regexp question, joining EOL (awk,sed,etc...)

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Larry Wall

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Jan 19, 1990, 7:30:12 PM1/19/90
to
In article <13...@island.uu.net> dan...@island.uu.net ((Dan Smith "Remember MLK")) writes:
:
: Someone here needs a generalized way of turning:
:
: foo
: bar
: 1.23
:
: to the following:
:
: foo_bar
: 1.23
:
: also, it would need to work for:
:
: foo
: bar
: baz
: 1.23
: goo
: tar
: 293
:
: which should give:
:
: foo_bar_baz
: 1.23
: goo_tar
: 293
:
: So the rule seems to be "if a line ends with a character, and the next
: line begins with one, replace the newline with a '_'".
:
: I've tried (in vi) "g/[a-z]\n[a-z]/s//_/"...but that doesn't
: cut it. Any ideas? (I take it that it may be a two-pass sort of solution).

In the first pass, install perl. :-)

In the second pass, feed your file to a perl script that says

#!/usr/bin/perl
$/ = "\0"; # line sep is something non-existent
$_ = <>; # whomp in entire file
s/([a-z])\n([a-z])/${1}_$2/g; # do it
s/([a-z])\n([a-z])/${1}_$2/g; # in case of single char identifiers
print; # whomp out entire file

Alternately, it's pretty easy to do with sed too. Something like

N
:again
/[a-z]\n[a-z]/{
s/\([a-z]\)\n\([a-z]\)/\1_\2/g
N
b again
}
P
D

In awk, we get something like

{if ($0 ~ /^[a-z]/ && prev ~ /[a-z]$/) ORS="_"
else ORS="\n"
if (prev != "") print prev
prev = $0}
END{ORS="\n"
print prev}

(I'm sure that that could be indented more readably, but I'm scared of
the awk parser.)

Running that through the awk-to-perl translator, we get the following fluff:

#!/usr/bin/perl
eval "exec /usr/local/bin/perl -S $0 $*"
if $running_under_some_shell;
# this emulates #! processing on NIH machines.
# (remove #! line above if indigestible)

eval '$'.$1.'$2;' while $ARGV[0] =~ /^([A-Za-z_]+=)(.*)/ && shift;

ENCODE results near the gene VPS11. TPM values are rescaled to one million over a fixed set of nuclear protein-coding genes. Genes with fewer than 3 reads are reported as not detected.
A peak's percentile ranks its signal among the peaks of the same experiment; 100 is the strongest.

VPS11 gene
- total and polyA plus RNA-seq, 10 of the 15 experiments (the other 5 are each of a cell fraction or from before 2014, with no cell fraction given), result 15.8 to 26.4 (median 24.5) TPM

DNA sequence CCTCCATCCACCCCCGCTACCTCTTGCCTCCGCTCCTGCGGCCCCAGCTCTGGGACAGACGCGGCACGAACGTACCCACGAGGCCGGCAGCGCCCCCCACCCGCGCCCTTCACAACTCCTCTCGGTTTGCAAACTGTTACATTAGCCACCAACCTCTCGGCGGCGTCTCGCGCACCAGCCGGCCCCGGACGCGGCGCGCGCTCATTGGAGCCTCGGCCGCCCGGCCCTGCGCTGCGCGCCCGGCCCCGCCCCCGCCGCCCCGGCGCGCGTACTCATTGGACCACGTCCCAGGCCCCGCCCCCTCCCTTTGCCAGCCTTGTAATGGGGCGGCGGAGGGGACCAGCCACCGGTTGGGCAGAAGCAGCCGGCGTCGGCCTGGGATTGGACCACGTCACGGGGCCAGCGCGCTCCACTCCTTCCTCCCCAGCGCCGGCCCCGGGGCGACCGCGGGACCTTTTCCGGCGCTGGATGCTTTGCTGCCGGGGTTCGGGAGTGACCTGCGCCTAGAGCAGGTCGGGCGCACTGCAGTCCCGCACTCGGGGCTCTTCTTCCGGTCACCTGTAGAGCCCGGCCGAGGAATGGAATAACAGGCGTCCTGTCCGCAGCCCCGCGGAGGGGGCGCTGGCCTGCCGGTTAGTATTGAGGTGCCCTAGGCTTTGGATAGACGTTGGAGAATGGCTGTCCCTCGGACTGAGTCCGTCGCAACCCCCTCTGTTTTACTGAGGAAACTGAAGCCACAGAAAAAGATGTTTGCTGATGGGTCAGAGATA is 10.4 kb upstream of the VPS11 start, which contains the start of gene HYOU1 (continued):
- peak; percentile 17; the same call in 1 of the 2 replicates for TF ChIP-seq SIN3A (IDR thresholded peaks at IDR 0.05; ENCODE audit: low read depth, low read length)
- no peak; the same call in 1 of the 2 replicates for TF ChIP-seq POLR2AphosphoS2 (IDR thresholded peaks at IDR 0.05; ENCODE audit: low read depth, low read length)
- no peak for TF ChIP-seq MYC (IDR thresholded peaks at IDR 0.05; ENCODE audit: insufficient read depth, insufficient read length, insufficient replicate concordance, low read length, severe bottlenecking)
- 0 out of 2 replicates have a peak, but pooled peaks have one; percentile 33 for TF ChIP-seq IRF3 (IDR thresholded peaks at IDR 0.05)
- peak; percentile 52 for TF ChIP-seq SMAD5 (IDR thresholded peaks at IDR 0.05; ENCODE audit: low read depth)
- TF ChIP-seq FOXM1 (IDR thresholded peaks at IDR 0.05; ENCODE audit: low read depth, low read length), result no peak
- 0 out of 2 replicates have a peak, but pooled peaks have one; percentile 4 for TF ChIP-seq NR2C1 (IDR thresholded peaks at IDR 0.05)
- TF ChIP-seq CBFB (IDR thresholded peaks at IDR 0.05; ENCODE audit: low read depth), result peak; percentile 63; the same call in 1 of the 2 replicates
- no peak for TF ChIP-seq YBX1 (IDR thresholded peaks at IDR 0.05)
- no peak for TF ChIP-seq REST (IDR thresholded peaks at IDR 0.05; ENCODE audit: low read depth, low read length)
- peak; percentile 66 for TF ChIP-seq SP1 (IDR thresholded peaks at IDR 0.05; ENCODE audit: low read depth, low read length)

# process any FOO=bar switches

$, = ' '; # set output field separator
$\ = "\n"; # set output record separator

while (<>) {
chop; # strip record separator
if ($_ =~ /^[a-z]/ && $prev =~ /[a-z]$/) {
$\ = '_';
}
else {
$\ = "\n";
}
if ($prev ne '') {
print $prev;
}
$prev = $_;
}

$\ = "\n";
print $prev;

or, more idiomatically

#!/usr/bin/perl
chop($prev = <>);
while (<>) {
chop; # strip record separator
$prev .= ($_ =~ /^[a-z]/ && $prev =~ /[a-z]$/) ? '_' : "\n";
print $prev;
$prev = $_;
}
print $prev,"\n";

Larry Wall
lw...@jpl-devvax.jpl.nasa.gov

Scott Schwartz

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Jan 20, 1990, 3:00:09 AM1/20/90
to
Larry writes:
>$/ = "\0"; # line sep is something non-existent

You know, I've always kind of disliked doing that. Suppose your file
contains all possible byte values 0..255? Something loses. Maybe doing
something like ``undef /;'' to make ``$/'' undefined could be used to
tell perl to just read the whole thing. (Undefined is different from
the null string, right?)

Larry Wall

unread,
Jan 22, 1990, 2:12:16 PM1/22/90
to
In article <Ckv...@cs.psu.edu> schw...@cs.psu.edu (Scott Schwartz) writes:

Right, though the incantation would be "undef $/;".

If you are in that situation, then it's easier just to say

read(STDIN, $_, 1000000000);

No doubt you'll now complain that you have a file larger than a gigabyte... :-)

However, your idea has merit (in particular because the above won't read
from <>). In fact, I just implemented it. Thanks.

Larry

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